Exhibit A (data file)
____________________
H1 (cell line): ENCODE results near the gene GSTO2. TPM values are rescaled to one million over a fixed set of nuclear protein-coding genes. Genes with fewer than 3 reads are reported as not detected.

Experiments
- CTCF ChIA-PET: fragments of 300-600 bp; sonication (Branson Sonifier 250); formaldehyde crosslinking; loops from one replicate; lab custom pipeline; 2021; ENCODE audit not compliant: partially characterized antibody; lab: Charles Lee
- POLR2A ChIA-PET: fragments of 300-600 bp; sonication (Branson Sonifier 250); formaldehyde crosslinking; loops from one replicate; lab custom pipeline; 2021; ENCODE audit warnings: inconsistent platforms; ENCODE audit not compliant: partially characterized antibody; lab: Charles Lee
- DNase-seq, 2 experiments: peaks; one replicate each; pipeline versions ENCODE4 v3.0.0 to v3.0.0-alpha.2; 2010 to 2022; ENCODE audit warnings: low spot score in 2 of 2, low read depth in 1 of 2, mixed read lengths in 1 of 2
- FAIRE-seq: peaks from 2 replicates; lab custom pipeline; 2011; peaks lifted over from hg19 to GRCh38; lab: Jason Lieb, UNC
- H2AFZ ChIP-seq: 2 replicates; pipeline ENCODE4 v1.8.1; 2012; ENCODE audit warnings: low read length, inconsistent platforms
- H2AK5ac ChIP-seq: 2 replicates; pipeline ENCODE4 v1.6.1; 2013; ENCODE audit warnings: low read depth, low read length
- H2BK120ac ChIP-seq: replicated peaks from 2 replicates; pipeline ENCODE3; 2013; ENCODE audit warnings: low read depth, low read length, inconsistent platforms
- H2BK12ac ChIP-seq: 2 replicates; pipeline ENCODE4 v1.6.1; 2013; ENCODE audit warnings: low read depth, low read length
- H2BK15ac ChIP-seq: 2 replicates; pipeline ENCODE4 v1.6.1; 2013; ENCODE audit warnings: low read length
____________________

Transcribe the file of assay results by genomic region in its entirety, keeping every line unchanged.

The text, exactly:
H1 (cell line): ENCODE results near the gene GSTO2. TPM values are rescaled to one million over a fixed set of nuclear protein-coding genes. Genes with fewer than 3 reads are reported as not detected.

Experiments
- CTCF ChIA-PET: fragments of 300-600 bp; sonication (Branson Sonifier 250); formaldehyde crosslinking; loops from one replicate; lab custom pipeline; 2021; ENCODE audit not compliant: partially characterized antibody; lab: Charles Lee
- POLR2A ChIA-PET: fragments of 300-600 bp; sonication (Branson Sonifier 250); formaldehyde crosslinking; loops from one replicate; lab custom pipeline; 2021; ENCODE audit warnings: inconsistent platforms; ENCODE audit not compliant: partially characterized antibody; lab: Charles Lee
- DNase-seq, 2 experiments: peaks; one replicate each; pipeline versions ENCODE4 v3.0.0 to v3.0.0-alpha.2; 2010 to 2022; ENCODE audit warnings: low spot score in 2 of 2, low read depth in 1 of 2, mixed read lengths in 1 of 2
- FAIRE-seq: peaks from 2 replicates; lab custom pipeline; 2011; peaks lifted over from hg19 to GRCh38; lab: Jason Lieb, UNC
- H2AFZ ChIP-seq: 2 replicates; pipeline ENCODE4 v1.8.1; 2012; ENCODE audit warnings: low read length, inconsistent platforms
- H2AK5ac ChIP-seq: 2 replicates; pipeline ENCODE4 v1.6.1; 2013; ENCODE audit warnings: low read depth, low read length
- H2BK120ac ChIP-seq: replicated peaks from 2 replicates; pipeline ENCODE3; 2013; ENCODE audit warnings: low read depth, low read length, inconsistent platforms
- H2BK12ac ChIP-seq: 2 replicates; pipeline ENCODE4 v1.6.1; 2013; ENCODE audit warnings: low read depth, low read length
- H2BK15ac ChIP-seq: 2 replicates; pipeline ENCODE4 v1.6.1; 2013; ENCODE audit warnings: low read length